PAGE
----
The average age of the participants was 67 at the beginning of the study. At least two brain scans were administered on all participants with an average interval of four and a half years. The researchers implemented a commonly-used measurement in the scans, which is known as the standardized uptake value ratio, in order to estimate the amount of amyloid in each participant at each point of time.
The researchers also obtained more than 1300 clinical evaluations on 180 participants. The evaluations were typically carried out once in every one to three years. Many participants were cognitively normal at the beginning of the data collection; therefore, repetitive evaluations enabled the researchers to determine when the cognitive abilities of each participant started to decline.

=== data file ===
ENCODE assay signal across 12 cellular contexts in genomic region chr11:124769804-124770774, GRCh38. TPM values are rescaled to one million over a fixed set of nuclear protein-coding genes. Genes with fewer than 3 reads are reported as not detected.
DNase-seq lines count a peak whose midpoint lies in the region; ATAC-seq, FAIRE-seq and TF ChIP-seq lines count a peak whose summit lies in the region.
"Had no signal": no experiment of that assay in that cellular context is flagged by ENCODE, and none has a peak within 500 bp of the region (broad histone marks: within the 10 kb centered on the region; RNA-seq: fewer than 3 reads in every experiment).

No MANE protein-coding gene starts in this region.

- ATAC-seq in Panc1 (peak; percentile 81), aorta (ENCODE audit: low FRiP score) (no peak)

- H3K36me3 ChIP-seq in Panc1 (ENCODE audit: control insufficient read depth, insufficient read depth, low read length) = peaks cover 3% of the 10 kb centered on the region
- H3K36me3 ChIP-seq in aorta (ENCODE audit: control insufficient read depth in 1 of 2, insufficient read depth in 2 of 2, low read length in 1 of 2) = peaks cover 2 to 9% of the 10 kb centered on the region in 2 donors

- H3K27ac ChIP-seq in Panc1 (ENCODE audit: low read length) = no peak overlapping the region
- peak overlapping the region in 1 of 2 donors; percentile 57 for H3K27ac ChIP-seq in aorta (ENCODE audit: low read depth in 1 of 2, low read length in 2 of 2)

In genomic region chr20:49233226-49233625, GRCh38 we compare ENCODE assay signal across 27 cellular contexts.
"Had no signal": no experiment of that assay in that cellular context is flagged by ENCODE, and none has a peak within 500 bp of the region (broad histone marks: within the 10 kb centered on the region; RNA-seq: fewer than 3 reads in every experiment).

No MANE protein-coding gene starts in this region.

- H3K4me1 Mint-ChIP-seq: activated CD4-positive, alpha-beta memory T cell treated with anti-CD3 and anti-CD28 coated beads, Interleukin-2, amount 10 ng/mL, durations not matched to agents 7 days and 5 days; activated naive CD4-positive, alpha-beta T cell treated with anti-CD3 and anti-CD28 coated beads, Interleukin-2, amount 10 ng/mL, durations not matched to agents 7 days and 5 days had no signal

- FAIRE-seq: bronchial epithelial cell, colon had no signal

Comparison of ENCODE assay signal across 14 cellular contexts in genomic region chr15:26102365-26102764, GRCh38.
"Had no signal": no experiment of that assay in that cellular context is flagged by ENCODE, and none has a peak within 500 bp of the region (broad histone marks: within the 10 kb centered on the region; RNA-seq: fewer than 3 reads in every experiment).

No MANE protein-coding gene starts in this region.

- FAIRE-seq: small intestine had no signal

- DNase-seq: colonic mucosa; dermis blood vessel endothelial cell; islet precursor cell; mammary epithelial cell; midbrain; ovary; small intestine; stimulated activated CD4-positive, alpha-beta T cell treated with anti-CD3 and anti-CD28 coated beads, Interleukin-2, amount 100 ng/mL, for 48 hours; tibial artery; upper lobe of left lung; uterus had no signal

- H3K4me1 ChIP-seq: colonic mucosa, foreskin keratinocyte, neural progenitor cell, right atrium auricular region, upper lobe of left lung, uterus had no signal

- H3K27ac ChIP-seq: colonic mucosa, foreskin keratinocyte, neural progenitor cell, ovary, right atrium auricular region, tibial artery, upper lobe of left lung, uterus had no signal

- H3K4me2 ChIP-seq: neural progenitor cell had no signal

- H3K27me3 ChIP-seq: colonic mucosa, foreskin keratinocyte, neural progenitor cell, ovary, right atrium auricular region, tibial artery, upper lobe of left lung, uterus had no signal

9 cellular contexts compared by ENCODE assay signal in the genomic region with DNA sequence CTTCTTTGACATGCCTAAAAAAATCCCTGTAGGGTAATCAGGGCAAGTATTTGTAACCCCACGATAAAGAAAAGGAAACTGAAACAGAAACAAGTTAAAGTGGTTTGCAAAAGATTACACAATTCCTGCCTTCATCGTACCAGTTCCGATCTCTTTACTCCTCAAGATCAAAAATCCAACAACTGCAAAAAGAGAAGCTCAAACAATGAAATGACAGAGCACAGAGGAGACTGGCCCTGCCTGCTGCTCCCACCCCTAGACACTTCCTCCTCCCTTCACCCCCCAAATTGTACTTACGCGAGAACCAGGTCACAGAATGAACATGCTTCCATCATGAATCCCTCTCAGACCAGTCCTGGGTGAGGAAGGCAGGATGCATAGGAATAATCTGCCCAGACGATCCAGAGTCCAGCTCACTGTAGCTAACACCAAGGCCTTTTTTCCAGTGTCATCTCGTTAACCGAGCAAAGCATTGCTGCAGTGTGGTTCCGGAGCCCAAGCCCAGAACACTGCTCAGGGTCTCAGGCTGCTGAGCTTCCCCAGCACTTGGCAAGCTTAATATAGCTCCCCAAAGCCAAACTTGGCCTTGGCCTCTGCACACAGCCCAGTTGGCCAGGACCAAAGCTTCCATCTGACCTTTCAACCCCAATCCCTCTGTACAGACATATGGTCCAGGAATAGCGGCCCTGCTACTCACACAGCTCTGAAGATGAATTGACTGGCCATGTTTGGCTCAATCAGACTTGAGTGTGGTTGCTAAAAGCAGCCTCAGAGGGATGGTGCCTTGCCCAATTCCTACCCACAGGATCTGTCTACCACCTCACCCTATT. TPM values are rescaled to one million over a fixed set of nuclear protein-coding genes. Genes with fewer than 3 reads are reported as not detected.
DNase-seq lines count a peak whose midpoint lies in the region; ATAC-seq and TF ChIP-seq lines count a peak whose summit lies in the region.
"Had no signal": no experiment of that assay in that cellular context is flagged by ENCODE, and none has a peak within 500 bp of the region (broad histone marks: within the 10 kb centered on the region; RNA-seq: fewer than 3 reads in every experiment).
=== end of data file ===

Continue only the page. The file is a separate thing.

Breaking Point in the Accumulation of Amyloid
Doctor Schindler previously carried out a number of studies in regards to how the data in the amyloid PET scans could be used to estimate the age at which the symptoms of Alzheimer’s would appear. Based on her studies, she concluded that there is a breaking point for the amyloid accumulation, that the amyloid accumulation follows a predictable trajectory beyond this point, and that each individual reaches this breaking point at different ages. For the breaking point, Schindler said “You may reach the breaking point at the age of 50; this can also happen at the age of 80, or it may never happen at all. However, once you have passed the breaking point, you accumulate high levels of amyloid that can cause dementia. If we know that how much amyloid a person has right now, we can calculate when he reached the breaking point and estimate how much time it will take for him to develop the symptoms.”